I would like the readers of “Mary Elizabeth Sings” to know my thoughts regarding Thomas Jefferson, as well as my understanding of historical evolution. Below are the comments I made late last evening (slightly edited), July 16, 2012, on the educational blog of the Atlanta Journal-Constitution, “Get Schooled,” in response to another poster’s statements to me regarding Jefferson:
Another poster’s excerpted comments to Mary Elizabeth:
“Jefferson’s ‘We hold these truths to be self-evident that all men are created equal’ was hypocrisy in itself. The phrase ‘all men’ meant exclusively white men. It did not even include white women!”
“You have firm convictions for whatever reason that don’t allow for a critical scrutinizing of him beyond (his) mere words.” ====================================================
My response to the above comments:
“I am old enough to remember when the word phrase and word, ‘all men’ and ‘mankind,’ connoted all of humanity (men and women). And I was born as late as 1942. Certainly, when our Founding Fathers (for all had approved the words in the Declaration of Independence) used the words, ‘all men,’ in 1776, they meant for those words to connote the generic meaning of ‘all humanity.’
To understand anyone in history – with wisdom – one has to understand how history evolves over time. One has to understand that ‘reality’ is not even totally the same from one generation to the next generation, so that certainly ‘reality’ will evolve, and also the meanings of terminology will evolve, from one century to the next century. We see only shallow images of others if we cannot imagine historical evolution in our minds and souls, instead of simply through facts stored in our minds. One of the reasons I wanted to share Saul Padover’s insights regarding Jefferson was that his book, ‘Jefferson,’ was published in 1942, the year I was born. Padover was a well-respected historian who received his Ph.D. in history from the University of Chicago and he was a professor of history at the University of California and at the New School for Social Research in NYC. He had written six books on Jefferson among his 30 published books. His writings, of course, will reflect how people thought in 1942, not today, regarding African-Americans (referred to as Negroes then), before the Civil Rights movement. Padover wrote that Jefferson did not ‘see’ slaves with the same eyes as most of the people of his (Jefferson’s) era. Jefferson wanted the slaves freed and he felt that they must be freed; he simply felt that it was best for this emancipation process (from an unjust system that had taken years to unfold) to happen over some limited time, perhaps accomplished as soon as the generation after his own. I might have had another view, regarding emancipation’s timing, had I lived in Jefferson’s era. I do not know, for certain. I do know that I thought that desegregation of the races should happen immediately in the South in my era, but I do not have to be in lockstep thinking with Jefferson’s thinking to appreciate his substantial value to America and to her destiny.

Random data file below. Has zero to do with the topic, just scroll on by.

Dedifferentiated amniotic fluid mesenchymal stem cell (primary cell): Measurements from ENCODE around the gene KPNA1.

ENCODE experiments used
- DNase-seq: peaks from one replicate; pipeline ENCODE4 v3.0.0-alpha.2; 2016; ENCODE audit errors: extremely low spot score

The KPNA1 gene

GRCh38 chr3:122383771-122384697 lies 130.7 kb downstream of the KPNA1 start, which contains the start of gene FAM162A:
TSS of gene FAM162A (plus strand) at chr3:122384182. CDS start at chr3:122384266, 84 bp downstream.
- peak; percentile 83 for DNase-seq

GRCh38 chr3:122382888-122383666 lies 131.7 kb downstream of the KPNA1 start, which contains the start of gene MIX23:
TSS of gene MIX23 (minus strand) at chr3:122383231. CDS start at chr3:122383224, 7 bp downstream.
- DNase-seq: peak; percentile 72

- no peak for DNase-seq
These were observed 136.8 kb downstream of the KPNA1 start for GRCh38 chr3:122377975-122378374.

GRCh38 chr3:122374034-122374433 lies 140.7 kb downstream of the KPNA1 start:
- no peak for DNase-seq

In South Georgia during the Jim Crow Era when I was a teenager, most Southerners thought that black people were less ‘human’ than white people (a product of unenlightened thinking). However, I never ‘saw’ black people with those eyes. I think that I, like Jefferson, have had an understanding of history as it unfolds. I do not have to agree with everything that Jefferson believed to see that he was the most dynamic force, of our nation’s founding era, to insist upon a nation based on egalitarian concepts. I would urge you to reread my third post to you on Jefferson yesterday, in which I quoted from an old Encyclopedia Brittanica, published in 1958, because that book states well (see final paragraph) Jefferson’s impact, especially over time in America, on freedom established for every person – black, white, and all others, as well as for all men and women. Jefferson knew what impact, centuries from his own era, his words and his policies, which he established in Virginia and in America as its third president, would have on human beings, centuries from his particular time in history, related to egalitarianism. Evidently, others, too, have recognized Jefferson’s lasting value to America, and that is why he, as well as Washington, Lincoln, Franklin Roosevelt, and now Martin Luther King, Jr., are immortalized with their own monuments on the National Mall in Washington, D.C.
It is sad, to me, that we feel sometimes that we must be in one camp or the other regarding Jefferson, instead of simply trying to see the man in full, with all of his complexity, and as a product of his era in history. I have no problem in scrutinizing Jefferson, or any other historical figure, but I would not make a major shift of my thinking, regarding him, simply on the basis of one or two posts on a public blog, but only by deep study over time, weighing especially original sources and understanding those sources in historical context. That takes more time and effort than I have to give this evening.
Let me close with sharing with you the statement that Jefferson had written to be placed in the original Declaration of Independence, but he was forced to delete that statement because the representatives from South Carolina and Georgia (who wanted to keep slavery in the new nation for financial reasons) insisted that his paragraph, below, be removed before they would sign the Declaration of Independence. Again, Jefferson is more complex in his thinking than your words show you presently understand.
‘From Mr. Jefferson’s Original Draft of the Declaration of Independence.